A Dutch utility is inviting five families to use radiator-sized servers to heat their living rooms for free.
In a trial organized by local utility Eneco, Nerdalize will install its server radiators in five homes, using them to deliver cloud computing services to its clients.
The households using the heater could save €400 (about US$440) on their annual heating bill, said Eneco spokesman Marcel van Dun .
Nerdalize pays for the electricity, but doesn’t have to deal with the space and cooling costs of conventional cloud and co-location data centers, allowing it to sell its services for 30 to 55 percent less than more conventional cloud-providers, it said.
Because the same energy is used for computation and heating, there are also environmental benefits, according to Eneco and Nerdalize.
A radiator server running at full capacity would use over 8,000 kWh each year, Van Dun said, but Eneco expects actual consumption to be less.
Nerdalize CEO Boaz Leupe said the servers will perform complex calculations for companies and research institutes, including Leiden University Medical Centre.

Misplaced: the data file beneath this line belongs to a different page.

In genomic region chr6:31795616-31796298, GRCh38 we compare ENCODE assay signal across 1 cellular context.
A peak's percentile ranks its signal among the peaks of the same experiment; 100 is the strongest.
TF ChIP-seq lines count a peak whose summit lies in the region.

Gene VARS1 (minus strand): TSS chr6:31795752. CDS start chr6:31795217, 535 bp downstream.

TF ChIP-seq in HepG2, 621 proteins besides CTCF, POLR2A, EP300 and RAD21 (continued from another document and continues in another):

The radiators heat water in a closed system to between 45 and 55 Celsius. A knob on the side of the radiator controls the heat fed into the room, while excess heat can be dumped by circulating the water through a heat expeller outside the house, Leupe said. For now this means making a hole in the external wall on which the radiator is mounted, but in future the company might use longer pipes to carry excess heat elsewhere..
When there is no demand for computation but someone wants heat, Nerdalize will donate computing power to other causes such as research into amyotrophic lateral sclerosis (ALS), Leupe said. If the Internet connection fails, the servers will revert to solving “dumb calculations” so people will still be able to keep warm, he added.
Households wanting to participate in the trial will need to be Eneco customers with an external wall they can pierce to mount the radiator, and a fast Internet connection.
The field test will take at least until the end of the year, after which Eneco will decide whether to make the system available to more households.
Nerdalize and Eneco certainly aren’t the only companies distributing their cloud computing servers in this way.
In France, for instance, a start-up called ViFiB wants to save on expensive data center space by placing its servers in homes and offices, and in Germany a company called Cloud&Heat offers similar services. Meanwhile, the University of Leeds in the U.K. has been using servers to warm the radiators in one of its laboratories.